8. christina aliperti says:

    I am one of those that believe nothing happens without a reason. There is a meaning to everything we encounter, there is a pattern that is being laid out and that pattern was designed long ago. It’s like a path we are meant to follow and it’s beauty is intricate because of everything that we walk through.

  9. Rosemond says:

    I’ve heard of Edgar Cayce but am not that familiar with his work, I am heading over to read Touching Grace. I need to learn more!

  10. There is purpose in our pain. To teach us something, to teach someone else. Not pleasant, but not without a lesson. Loved She’s Angel. I think I had heard it before. You never know who someone is or what they’ve been through when you see them. Important to keep in mind when we are quick to judge.

  11. Alana says:

    This is a tough one. My friend of over 50 years died last year. She had a host of health problems all of her life, and was not expected to live past age nine. Then she battled a cancer that her original oncologist gave up on. She lived some 30 plus years after that. Her last four years were hellish, being treated for another cancer that eventually took her despite heavy duty chemo and radiation. She also had horrendous family issues, including an estranged child who never contacted her even knowing her mother was dying. The thought of my friend choosing all this prior to birth is inconceivable to me. It is not true that what doesn’t kill you makes you stronger (to quote a cliched saying that she believed in). I’m sorry. No, just no.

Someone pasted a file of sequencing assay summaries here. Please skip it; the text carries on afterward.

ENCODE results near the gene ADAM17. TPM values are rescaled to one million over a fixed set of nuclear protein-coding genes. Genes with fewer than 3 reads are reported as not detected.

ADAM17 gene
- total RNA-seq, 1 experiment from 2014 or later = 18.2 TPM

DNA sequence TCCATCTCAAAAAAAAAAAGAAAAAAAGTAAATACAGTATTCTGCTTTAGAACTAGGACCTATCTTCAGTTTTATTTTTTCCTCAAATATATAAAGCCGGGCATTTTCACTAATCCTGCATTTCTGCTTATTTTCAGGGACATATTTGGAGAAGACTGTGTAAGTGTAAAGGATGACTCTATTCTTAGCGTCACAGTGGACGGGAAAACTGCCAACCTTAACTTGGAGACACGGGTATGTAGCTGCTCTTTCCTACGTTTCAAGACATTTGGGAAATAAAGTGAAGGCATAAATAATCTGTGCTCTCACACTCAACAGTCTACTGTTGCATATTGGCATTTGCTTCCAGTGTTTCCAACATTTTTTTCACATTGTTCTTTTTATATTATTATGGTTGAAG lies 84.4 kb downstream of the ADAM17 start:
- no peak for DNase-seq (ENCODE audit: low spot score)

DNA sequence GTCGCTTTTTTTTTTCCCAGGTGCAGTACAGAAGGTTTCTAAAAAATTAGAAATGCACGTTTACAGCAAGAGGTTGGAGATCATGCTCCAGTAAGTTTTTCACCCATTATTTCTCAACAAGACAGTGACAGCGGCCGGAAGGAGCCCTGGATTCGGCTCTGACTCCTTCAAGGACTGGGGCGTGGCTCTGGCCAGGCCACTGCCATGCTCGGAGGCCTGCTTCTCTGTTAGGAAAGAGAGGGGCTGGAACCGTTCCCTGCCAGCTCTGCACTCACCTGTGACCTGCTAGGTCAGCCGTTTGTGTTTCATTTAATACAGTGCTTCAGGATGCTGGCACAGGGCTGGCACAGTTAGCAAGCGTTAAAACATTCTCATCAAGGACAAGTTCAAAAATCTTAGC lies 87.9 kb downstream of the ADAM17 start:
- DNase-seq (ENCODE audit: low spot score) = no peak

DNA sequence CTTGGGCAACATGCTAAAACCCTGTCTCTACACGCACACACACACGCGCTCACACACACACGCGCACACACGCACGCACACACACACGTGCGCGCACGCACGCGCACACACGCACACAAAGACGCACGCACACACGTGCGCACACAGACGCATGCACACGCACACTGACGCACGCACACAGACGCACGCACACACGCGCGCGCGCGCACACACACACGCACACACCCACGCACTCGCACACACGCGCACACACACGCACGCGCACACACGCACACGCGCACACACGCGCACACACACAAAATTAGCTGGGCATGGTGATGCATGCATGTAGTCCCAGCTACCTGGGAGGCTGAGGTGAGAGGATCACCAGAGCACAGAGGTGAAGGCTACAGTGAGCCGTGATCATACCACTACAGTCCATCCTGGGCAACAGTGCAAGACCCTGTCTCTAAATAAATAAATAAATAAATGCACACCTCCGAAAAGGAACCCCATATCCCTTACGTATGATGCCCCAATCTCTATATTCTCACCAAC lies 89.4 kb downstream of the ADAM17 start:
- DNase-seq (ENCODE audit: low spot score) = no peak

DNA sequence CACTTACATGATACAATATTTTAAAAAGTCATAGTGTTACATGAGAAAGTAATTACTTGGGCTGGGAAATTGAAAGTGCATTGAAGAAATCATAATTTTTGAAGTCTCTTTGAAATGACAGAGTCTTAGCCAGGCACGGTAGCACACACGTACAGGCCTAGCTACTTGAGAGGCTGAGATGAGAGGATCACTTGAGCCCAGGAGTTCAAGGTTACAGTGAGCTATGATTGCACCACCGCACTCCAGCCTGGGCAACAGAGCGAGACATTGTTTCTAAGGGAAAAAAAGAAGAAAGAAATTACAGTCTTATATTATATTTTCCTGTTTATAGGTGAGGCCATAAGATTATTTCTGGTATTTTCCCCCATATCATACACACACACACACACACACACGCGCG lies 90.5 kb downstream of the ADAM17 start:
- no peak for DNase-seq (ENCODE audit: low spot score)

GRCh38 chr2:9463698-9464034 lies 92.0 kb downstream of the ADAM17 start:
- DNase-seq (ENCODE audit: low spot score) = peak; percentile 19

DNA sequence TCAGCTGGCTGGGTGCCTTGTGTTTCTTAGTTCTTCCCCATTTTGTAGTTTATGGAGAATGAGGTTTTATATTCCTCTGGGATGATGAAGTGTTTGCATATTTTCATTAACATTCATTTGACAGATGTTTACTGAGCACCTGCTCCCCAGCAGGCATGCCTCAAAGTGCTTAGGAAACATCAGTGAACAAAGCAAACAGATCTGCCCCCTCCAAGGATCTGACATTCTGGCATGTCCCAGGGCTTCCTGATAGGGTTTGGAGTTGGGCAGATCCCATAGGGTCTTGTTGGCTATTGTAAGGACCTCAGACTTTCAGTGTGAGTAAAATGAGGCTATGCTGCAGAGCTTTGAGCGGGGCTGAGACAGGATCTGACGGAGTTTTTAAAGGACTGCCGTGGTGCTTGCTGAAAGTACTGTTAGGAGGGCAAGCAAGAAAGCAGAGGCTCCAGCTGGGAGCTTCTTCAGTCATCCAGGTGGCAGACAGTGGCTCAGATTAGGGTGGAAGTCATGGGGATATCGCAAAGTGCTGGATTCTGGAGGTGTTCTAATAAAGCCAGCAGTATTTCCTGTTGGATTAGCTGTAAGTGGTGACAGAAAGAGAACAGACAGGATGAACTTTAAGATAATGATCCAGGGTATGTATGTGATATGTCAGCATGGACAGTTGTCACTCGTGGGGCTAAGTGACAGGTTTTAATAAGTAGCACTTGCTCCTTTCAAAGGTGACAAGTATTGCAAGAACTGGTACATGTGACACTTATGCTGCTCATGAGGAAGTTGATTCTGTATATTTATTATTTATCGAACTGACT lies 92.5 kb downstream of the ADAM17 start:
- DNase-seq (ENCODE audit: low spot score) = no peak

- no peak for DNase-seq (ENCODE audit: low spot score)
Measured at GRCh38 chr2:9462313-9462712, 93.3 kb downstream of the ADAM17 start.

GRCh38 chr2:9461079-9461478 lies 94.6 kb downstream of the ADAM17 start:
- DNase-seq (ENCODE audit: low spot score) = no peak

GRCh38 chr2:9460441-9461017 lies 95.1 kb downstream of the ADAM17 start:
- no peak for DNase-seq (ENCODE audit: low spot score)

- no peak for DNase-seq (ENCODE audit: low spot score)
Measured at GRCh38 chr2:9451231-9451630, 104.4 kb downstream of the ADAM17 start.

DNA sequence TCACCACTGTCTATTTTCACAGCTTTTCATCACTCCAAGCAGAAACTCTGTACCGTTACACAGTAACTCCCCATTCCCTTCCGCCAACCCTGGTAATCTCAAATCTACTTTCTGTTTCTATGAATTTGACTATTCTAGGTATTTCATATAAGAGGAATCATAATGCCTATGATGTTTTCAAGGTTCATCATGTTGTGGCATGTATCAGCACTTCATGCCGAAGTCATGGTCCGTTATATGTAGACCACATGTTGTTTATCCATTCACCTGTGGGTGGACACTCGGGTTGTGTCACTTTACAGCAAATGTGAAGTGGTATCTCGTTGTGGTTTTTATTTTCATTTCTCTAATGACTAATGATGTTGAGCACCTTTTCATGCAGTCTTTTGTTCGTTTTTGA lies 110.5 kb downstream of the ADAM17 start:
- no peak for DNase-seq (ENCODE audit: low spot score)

12. Laurie Stone says:

    I also want to believe in karma, but then think about the Sandy Hook shootings. How could they ever be part of a plan? I just don’t know, but want so badly to believe. I truly do.

  13. KatR says: